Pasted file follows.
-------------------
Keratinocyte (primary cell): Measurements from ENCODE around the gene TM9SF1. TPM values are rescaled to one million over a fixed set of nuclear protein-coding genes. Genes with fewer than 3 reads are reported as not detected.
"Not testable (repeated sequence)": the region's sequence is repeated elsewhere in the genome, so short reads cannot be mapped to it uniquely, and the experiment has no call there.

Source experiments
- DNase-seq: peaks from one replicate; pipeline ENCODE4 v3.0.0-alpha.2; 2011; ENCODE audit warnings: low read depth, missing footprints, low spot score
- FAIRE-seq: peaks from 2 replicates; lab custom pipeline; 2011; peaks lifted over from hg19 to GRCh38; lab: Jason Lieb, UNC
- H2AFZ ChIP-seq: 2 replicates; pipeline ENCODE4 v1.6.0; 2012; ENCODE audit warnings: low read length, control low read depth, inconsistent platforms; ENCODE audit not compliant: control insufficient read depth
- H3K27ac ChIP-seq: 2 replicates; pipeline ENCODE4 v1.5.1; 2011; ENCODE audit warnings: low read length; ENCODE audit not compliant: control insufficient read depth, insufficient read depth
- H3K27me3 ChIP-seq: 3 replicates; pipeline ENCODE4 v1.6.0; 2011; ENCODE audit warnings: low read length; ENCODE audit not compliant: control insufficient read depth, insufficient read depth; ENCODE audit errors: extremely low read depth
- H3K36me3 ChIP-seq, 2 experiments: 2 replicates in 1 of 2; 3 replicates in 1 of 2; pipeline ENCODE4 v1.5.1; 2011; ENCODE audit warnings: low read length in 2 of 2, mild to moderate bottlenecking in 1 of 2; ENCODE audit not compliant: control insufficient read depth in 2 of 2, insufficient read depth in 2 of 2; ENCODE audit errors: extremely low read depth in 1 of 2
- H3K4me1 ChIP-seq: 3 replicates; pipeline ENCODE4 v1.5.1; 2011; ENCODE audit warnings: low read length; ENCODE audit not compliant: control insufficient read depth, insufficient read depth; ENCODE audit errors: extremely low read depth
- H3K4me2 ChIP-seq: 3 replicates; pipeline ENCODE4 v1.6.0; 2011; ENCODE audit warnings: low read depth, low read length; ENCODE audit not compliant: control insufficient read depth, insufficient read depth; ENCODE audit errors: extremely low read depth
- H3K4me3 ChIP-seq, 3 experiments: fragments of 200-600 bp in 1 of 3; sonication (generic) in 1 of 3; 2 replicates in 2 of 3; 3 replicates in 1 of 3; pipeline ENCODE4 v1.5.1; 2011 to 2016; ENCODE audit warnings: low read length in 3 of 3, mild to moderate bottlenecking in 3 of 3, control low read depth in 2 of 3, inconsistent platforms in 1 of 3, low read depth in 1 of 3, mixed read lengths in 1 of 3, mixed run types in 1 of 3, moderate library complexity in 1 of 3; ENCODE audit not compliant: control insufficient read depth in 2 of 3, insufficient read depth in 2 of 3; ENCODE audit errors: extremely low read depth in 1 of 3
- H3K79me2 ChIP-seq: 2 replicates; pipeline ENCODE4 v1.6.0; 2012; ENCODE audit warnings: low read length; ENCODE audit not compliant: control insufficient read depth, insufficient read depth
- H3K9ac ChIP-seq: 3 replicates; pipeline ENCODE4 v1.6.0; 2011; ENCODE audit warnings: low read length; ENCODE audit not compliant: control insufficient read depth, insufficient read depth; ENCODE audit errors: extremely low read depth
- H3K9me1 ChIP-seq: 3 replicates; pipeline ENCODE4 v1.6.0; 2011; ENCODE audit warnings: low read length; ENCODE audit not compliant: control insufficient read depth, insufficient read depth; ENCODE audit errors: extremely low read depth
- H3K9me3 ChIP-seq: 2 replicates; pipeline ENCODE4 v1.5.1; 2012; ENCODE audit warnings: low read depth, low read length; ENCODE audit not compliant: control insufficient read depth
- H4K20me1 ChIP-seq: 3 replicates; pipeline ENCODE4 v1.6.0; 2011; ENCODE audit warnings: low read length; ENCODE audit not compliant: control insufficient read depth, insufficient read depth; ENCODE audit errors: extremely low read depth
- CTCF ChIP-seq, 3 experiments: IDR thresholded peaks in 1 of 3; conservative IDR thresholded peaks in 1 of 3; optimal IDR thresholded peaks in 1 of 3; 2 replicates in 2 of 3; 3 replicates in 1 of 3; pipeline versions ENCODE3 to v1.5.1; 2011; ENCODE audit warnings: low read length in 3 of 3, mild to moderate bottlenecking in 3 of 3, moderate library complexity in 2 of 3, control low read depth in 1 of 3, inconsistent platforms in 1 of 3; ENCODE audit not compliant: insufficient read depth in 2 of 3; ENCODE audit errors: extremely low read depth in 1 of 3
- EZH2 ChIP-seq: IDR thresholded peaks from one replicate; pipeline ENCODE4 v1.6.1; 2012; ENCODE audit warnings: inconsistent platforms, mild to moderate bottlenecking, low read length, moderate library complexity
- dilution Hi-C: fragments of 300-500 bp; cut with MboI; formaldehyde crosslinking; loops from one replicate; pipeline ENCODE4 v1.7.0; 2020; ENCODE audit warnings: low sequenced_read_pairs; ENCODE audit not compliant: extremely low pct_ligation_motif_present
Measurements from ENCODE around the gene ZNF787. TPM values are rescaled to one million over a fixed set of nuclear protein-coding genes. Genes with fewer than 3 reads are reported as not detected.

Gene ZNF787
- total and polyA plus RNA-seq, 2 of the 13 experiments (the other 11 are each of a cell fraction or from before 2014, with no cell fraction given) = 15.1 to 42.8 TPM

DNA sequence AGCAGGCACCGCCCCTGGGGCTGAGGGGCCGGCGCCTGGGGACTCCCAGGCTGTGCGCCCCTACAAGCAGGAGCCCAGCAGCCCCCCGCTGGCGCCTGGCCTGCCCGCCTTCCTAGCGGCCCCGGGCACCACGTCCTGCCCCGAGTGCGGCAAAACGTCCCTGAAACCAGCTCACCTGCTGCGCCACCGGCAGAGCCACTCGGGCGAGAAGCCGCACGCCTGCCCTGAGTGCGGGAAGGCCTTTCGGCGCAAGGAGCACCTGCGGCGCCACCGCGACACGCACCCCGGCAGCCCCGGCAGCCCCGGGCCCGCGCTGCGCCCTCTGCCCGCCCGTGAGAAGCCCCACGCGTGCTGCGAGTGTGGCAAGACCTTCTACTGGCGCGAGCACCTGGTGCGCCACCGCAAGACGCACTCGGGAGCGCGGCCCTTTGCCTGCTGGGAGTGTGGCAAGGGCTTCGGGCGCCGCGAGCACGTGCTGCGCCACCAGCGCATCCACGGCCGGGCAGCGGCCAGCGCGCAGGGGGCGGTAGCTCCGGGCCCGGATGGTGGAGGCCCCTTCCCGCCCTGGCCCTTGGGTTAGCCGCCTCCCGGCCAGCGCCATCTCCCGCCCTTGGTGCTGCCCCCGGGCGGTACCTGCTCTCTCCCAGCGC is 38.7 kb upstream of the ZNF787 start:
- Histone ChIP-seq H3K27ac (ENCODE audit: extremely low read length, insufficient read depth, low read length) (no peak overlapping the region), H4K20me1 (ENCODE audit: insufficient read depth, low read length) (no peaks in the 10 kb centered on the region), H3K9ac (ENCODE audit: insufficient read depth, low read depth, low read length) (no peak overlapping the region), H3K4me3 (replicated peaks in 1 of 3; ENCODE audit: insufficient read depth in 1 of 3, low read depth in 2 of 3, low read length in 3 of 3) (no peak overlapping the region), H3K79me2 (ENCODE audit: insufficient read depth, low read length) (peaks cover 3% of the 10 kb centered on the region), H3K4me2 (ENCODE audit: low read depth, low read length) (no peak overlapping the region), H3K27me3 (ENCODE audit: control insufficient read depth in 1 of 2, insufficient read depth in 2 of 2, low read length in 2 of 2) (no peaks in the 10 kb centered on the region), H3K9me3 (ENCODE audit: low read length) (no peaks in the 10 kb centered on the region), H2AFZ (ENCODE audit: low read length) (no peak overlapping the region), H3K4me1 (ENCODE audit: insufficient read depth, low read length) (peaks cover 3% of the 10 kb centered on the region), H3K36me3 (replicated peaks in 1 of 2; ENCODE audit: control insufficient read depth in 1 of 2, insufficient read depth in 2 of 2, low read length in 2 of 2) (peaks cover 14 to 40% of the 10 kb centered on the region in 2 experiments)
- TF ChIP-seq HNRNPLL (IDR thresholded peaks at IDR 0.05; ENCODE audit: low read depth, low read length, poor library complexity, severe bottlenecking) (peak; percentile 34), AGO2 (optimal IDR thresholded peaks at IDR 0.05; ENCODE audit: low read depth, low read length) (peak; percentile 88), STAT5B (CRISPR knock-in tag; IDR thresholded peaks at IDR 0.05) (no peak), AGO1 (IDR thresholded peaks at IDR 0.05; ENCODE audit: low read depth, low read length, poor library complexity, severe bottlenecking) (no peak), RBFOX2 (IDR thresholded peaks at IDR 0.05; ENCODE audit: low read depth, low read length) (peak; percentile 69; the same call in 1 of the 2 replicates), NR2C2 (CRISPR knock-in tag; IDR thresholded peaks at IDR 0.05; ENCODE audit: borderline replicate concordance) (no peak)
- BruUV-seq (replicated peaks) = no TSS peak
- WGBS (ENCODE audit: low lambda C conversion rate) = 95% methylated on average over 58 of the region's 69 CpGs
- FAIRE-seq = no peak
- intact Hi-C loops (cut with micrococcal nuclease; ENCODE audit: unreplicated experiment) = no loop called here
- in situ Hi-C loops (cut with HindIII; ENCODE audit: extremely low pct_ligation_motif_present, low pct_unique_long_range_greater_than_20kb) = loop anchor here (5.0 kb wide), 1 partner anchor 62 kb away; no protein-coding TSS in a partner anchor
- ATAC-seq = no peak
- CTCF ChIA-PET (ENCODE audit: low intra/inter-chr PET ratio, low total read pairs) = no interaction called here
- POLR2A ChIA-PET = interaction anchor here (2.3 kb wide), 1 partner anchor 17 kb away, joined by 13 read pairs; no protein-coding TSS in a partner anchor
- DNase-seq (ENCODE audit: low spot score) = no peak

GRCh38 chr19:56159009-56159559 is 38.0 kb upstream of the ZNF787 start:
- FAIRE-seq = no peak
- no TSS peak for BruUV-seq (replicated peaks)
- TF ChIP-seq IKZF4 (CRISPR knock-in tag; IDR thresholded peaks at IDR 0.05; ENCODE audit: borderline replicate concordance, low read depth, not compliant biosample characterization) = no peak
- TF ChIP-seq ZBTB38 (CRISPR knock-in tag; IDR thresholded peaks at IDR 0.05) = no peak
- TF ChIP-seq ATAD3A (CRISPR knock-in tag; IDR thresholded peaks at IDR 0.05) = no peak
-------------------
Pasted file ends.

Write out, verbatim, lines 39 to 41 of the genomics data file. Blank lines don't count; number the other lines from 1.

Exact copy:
- TF ChIP-seq IKZF4 (CRISPR knock-in tag; IDR thresholded peaks at IDR 0.05; ENCODE audit: borderline replicate concordance, low read depth, not compliant biosample characterization) = no peak
- TF ChIP-seq ZBTB38 (CRISPR knock-in tag; IDR thresholded peaks at IDR 0.05) = no peak
- TF ChIP-seq ATAD3A (CRISPR knock-in tag; IDR thresholded peaks at IDR 0.05) = no peak